2. Masculine
In the same way, the Spirit helps us in our weakness. We do not know what we ought to pray for, but the Spirit himself intercedes for us through wordless groans. And he who searches our hearts knows the mind of the Spirit, because the Spirit intercedes for God’s people in accordance with the will of God (NIV).

3. Feminine
The Spirit, too, comes to help us in our weakness. For we don’t know how to pray as we should, but the Spirit expresses our plea with groanings too deep for words. And God, who knows everything in our hearts, knows perfectly well what the Spirit is saying, because her intercessions for God’s holy people are made according to the mind of God (TIV).

4. Inclusive
The Spirit helps us in our weakness; for we do not know how to pray as we ought, but that very Spirit intercedes with sighs too deep for words. And God, who searches the heart, knows what is the mind of the Spirit, because the Spirit intercedes for the saints according to the will of God (NRSV).

Discussion
These four quotes illustrate significantly different ways of translating the original Greek text. All of them are justifiable, though the first three are incomplete. This is because the Greek word used for “Spirit” here is grammatically neuter, whilst its definite article (the) denotes feminine, masculine and neuter. Moreover, the reflexive pronoun translated as “Himself” in the second example, actually means he, she, it, they, them and same (Strong’s Greek).

The sheer breadth of meaning that needs to be compressed into a single pronoun here is stunning, and sadly the English language offers no easy way to express the extraordinary inclusivity of the Greek. The fourth quotation is the only one which manages this, by carefully using solely inclusive, non-gendered vocabulary.

I have great sympathy for translators faced with the challenge of trying to convey such complex meanings, especially as the decisions they make are also likely to be influenced by countless conscious and unconscious factors. Here I would include, for example, the conventions, attitudes and prejudices of their era regarding the ascribed roles and status of women and men. Each translator’s individual upbringing, education, training, experience and stage of faith development are also likely to play a part in the words they choose. So I don’t envy these brave souls, who carry a heavy burden of responsibility for how each reader understands, and responds to, every word they read in their chosen Biblical translation.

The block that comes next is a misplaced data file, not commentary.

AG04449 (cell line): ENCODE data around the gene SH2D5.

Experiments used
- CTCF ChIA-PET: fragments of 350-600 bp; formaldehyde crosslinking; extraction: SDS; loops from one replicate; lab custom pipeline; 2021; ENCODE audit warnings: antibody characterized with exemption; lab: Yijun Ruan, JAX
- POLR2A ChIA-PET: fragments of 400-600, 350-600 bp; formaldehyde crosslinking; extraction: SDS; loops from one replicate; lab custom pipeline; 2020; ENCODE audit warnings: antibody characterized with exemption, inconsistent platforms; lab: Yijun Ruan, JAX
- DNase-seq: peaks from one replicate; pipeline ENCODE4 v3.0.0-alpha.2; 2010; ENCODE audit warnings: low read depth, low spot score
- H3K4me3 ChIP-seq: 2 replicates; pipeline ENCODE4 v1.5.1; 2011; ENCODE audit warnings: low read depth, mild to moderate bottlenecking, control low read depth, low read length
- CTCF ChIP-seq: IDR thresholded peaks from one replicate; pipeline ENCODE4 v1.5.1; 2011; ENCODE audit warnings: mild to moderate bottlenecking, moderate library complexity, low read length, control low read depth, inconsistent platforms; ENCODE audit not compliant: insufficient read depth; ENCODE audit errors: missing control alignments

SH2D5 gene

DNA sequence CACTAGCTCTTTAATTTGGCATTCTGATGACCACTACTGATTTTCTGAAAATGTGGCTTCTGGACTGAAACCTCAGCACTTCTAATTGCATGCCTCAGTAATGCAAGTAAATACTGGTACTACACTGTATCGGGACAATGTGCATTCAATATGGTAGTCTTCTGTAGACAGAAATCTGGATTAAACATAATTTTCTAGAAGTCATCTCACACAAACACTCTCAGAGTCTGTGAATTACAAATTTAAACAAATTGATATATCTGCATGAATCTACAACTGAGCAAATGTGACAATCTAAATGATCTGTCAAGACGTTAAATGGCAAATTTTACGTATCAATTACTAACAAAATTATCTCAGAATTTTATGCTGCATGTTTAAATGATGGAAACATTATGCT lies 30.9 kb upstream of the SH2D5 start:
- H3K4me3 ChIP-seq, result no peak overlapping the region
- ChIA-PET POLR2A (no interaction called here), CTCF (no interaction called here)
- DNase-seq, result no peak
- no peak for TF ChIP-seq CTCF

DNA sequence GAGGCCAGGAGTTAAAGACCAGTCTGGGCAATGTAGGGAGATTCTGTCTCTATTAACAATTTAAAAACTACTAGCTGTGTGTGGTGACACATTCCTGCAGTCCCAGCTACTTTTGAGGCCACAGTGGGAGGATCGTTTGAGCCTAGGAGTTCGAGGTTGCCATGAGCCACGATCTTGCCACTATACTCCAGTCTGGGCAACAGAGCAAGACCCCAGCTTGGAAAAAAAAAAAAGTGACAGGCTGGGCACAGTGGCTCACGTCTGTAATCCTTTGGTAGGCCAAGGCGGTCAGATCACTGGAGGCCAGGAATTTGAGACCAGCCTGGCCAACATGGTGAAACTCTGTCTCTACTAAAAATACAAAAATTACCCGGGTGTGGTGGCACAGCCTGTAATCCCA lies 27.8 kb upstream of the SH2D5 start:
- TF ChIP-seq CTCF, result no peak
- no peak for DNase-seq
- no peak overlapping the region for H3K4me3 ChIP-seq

Acknowledgement
All the grammatical information on which this discussion is based is taken from Strong’s Greek, which is publicly available, free of charge, via Blue Letter Bible, at: https://www.blueletterbible.org

Lord, my Father

Our Father in heaven, may your name be kept holy.
(Matthew 6:9; NLT).

1. Lord, my Father,
And my Mother,

2. Christ, my Saviour,
And my Brother;

3. Spirit: Sister,
Teacher, Lover –

4. You are God:
There is no other.

I am God, and there is no other.
(Isaiah 46:9; NKJV).


References 

1. The Almighty …blesses you with blessings of the skies above, blessings of the deep springs below, blessings of the breast and the womb (Genesis 49:25; NIV).

2. He generously poured out the Spirit upon us through Jesus Christ our Saviour (Titus 3:6; NLT). 

Anyone who does God’s will is my brother and sister and mother (Mark 3:35; NLT). 

3. God, who knows everything in our hearts, knows perfectly well what the Spirit is saying, because her intercessions for God’s holy people are made according to the mind of God (Romans 8:26-7; TIB). 

The Spirit of the Lord will rest on him – the Spirit of wisdom and understanding, the Spirit of counsel and might, the Spirit of knowledge and the fear of the Lord (Isaiah 11:2; NLT). 

Say to wisdom, “You are my sister” (Proverbs 7:4; NIV).

You have received the Holy Spirit, and he lives within you, so you don’t need anyone to teach you what is true. For the Spirit teaches you everything you need to know, and what he teaches is true (1 John 2:27; NLT). 

My beloved is mine and I am his (Song of Songs 2:16; NIV).